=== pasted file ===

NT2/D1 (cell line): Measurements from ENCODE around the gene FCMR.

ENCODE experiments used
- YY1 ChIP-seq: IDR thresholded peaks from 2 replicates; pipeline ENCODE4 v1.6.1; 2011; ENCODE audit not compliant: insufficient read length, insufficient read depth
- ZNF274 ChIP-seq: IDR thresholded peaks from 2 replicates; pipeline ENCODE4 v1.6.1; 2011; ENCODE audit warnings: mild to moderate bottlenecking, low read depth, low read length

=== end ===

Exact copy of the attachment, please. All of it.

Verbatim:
NT2/D1 (cell line): Measurements from ENCODE around the gene FCMR.

ENCODE experiments used
- YY1 ChIP-seq: IDR thresholded peaks from 2 replicates; pipeline ENCODE4 v1.6.1; 2011; ENCODE audit not compliant: insufficient read length, insufficient read depth
- ZNF274 ChIP-seq: IDR thresholded peaks from 2 replicates; pipeline ENCODE4 v1.6.1; 2011; ENCODE audit warnings: mild to moderate bottlenecking, low read depth, low read length